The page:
When medical cannabis became legal in Thailand in 2018, many people were excited to be able to treat their conditions with a natural alternative legally, for the first time in decades.
The Health Ministry in Thailand just announced that the first medical cannabis prescriptions for patients are set to be rolled out next month. Thai patients will also need to register and become approved before they’re entitled to prescription-based buds. Thailand’s Minister of Health, Dr. Piyasakol Sakolsatayadorn, 10,000 bottles of medical cannabis oil will be made by Thailand’s Government Pharmaceutical Organization.
At the same time, Phra Achan Fan Acharo Hospital intends to produce different formulas of Thai remedies, containing cannabis extract from crops already confiscated by Thai law enforcement. When it comes to prescribing medical cannabis to patients, 400 Thai doctors have been approved so far. That number also includes dentists and pharmacists and another 3,000 traditional Thai medicine practitioners. All of the approved doctors and practitioners have been or are being trained in how to prescribe medical cannabis.
A two-day training course was recently arranged in Thailand, aimed at educating medical professionals about cannabis. The special training event was organized by the Department for the Development of Thai and Alternative Medicine and the Department of Medical Services. Those who passed the exam at the end of the course were then able to apply for a medical cannabis license.
The authorities in Thailand are acutely aware that medical doctors and dentists have little-to-no knowledge when it comes to prescribing cannabis as medicine. That’s why they’ve set up a system of ongoing training and a requirement to renew licenses every two years. Moreover, doctors will need to report to the Special Access Scheme before handing prescriptions to patients. They are tasked with keeping track of things like side effects from cannabis and to record and analyze outcomes from treatments.
Thailand’s new medical cannabis program will be implemented in two stages. Stage one includes prescribing cannabis to patients via medical center hospitals in various provinces of the country. Stage two will see specialized departments inside all Thai hospitals with a provision for medical cannabis.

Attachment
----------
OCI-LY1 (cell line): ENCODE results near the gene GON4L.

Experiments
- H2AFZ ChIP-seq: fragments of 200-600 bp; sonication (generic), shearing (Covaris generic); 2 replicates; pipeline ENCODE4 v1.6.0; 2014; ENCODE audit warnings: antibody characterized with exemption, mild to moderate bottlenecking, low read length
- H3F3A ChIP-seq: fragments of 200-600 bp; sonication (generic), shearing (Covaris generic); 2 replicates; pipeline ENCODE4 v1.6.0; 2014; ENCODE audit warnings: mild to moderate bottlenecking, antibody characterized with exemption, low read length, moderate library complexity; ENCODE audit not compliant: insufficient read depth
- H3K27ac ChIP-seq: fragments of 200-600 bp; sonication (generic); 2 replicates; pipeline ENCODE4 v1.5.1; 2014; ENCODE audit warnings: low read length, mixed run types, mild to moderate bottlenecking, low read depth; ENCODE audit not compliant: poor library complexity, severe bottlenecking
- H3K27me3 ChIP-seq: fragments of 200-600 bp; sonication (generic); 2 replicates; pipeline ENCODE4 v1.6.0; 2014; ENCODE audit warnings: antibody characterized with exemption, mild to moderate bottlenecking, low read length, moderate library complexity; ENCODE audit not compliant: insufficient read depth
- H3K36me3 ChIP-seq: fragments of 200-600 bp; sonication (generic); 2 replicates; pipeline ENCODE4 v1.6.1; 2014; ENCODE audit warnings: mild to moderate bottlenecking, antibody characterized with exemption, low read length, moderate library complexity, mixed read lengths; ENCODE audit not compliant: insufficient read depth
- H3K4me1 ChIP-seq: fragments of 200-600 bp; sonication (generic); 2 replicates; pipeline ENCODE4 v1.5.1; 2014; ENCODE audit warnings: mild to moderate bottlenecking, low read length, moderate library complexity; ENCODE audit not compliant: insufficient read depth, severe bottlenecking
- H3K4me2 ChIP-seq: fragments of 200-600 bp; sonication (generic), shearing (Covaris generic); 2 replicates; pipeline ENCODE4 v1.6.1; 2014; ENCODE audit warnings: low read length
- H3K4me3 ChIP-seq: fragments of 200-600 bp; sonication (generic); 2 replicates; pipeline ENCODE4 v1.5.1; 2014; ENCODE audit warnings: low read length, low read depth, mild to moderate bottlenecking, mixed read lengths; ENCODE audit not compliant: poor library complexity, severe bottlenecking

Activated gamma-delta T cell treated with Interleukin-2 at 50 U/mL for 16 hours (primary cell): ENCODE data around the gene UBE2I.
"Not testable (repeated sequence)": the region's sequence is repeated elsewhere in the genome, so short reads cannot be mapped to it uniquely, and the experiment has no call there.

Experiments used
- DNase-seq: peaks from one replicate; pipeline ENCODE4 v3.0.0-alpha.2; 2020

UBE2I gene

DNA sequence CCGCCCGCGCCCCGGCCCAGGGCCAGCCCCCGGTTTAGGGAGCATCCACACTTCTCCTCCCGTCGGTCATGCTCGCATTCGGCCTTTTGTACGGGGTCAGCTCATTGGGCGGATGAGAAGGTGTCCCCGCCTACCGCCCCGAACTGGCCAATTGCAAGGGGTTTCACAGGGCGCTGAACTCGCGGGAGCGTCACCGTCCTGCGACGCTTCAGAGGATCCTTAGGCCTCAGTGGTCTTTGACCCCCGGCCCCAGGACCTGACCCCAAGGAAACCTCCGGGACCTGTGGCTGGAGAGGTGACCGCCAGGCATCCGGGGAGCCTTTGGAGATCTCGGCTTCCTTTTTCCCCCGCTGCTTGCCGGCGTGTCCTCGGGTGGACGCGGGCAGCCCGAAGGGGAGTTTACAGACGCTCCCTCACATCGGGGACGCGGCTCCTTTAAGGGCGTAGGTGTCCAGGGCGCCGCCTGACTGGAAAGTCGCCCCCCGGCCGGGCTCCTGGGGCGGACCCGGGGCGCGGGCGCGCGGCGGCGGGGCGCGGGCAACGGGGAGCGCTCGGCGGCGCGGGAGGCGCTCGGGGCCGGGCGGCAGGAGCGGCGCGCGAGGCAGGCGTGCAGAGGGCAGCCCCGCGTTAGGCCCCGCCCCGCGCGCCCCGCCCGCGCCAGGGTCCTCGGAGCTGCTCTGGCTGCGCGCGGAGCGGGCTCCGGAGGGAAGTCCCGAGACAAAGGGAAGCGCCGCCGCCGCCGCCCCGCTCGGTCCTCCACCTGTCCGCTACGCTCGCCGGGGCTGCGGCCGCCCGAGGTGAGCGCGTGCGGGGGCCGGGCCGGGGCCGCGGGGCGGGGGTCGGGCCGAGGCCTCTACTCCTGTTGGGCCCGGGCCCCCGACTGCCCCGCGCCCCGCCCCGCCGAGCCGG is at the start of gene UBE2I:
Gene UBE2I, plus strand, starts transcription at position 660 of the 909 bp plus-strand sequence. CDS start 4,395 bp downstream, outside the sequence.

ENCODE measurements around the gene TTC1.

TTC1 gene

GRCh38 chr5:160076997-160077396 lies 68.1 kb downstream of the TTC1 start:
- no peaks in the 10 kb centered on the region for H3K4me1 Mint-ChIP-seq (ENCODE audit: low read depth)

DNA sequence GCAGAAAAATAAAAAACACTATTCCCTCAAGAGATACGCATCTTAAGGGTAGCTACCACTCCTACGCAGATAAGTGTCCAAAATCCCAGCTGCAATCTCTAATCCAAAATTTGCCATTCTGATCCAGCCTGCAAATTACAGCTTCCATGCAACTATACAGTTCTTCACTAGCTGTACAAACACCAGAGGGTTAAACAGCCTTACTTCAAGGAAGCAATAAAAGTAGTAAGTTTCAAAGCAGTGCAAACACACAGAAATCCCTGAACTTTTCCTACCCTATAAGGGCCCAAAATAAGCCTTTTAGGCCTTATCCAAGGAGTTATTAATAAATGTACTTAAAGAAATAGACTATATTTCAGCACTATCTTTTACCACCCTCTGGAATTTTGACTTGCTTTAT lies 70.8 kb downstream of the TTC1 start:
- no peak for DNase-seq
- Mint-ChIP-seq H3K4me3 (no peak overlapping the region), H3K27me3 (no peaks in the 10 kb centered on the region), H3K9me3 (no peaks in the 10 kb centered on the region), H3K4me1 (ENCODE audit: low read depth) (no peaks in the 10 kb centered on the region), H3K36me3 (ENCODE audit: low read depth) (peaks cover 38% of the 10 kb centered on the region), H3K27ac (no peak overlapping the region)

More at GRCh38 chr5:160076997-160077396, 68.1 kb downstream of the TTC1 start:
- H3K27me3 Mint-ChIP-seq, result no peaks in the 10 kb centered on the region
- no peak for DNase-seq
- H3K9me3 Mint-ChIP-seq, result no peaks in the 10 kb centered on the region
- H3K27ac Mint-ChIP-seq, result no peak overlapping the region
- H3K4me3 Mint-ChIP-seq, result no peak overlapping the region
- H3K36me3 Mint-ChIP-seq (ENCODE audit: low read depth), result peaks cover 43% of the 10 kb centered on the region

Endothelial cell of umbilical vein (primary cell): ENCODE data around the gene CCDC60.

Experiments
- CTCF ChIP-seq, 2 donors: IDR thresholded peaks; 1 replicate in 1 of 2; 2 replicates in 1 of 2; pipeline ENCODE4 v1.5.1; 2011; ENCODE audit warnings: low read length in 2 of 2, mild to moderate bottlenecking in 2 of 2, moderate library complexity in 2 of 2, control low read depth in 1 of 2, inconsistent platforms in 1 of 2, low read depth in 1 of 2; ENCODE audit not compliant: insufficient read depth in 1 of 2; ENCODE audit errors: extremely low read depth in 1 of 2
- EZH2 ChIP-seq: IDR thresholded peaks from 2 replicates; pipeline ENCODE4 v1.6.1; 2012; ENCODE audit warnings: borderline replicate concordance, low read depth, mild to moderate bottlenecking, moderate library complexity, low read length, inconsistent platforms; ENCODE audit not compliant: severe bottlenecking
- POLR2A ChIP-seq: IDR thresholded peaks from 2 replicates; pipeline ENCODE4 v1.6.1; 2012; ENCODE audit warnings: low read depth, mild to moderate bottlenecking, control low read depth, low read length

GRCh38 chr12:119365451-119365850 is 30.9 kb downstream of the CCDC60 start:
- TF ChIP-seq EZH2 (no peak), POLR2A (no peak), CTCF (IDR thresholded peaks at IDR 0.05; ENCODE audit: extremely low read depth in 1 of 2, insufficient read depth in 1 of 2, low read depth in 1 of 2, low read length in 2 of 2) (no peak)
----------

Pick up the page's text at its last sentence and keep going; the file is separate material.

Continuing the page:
Public Health Minister Anutin Charnvirakul explained, according to a Bangkok Post report, “While the drugs are in production now, I have asked that laws be amended to accommodate this move. Within 2-3 weeks, hospitals under the ministry will be allowed to prescribe drugs containing cannabis extract. Assuming good results from treatment, the policy on cannabis then will move on to the next step.”
The primary issue facing Thai authorities at the moment is one of supply and demand, just like in Canada where cannabis was recently legalized. For now, there simply isn’t enough medical cannabis oil to go around, and that means stage one of the rollout may run into problems. For the time being, those recovering from cancer treatments, and patients with MS will be prioritized to receive cannabis oil first.
The issue should be under control before long, especially as around 20,000 cannabis plants have been planted with the anticipated yield coming around the end of December; enough to treat approximately 2,000 patients. Meanwhile, chief of the Department of Thai Traditional and Alternative Medicine, Marut Jirasrattasiri, explained that his department is ready to provide medical cannabis oil. “We will be able to provide the cannabis oil to all 12 public health regions by August. The formula, based on Mr. Daycha’s original, is produced to a high standard of safety and efficiency,” he said.
It remains to be seen how successful, or not, the rollout of the new medical cannabis program in Thailand will be bearing in mind all of the challenges it faces. It is the hope of many that patients in Thailand will gain full access to medical cannabis if they choose it as an alternative to other medications and treatments.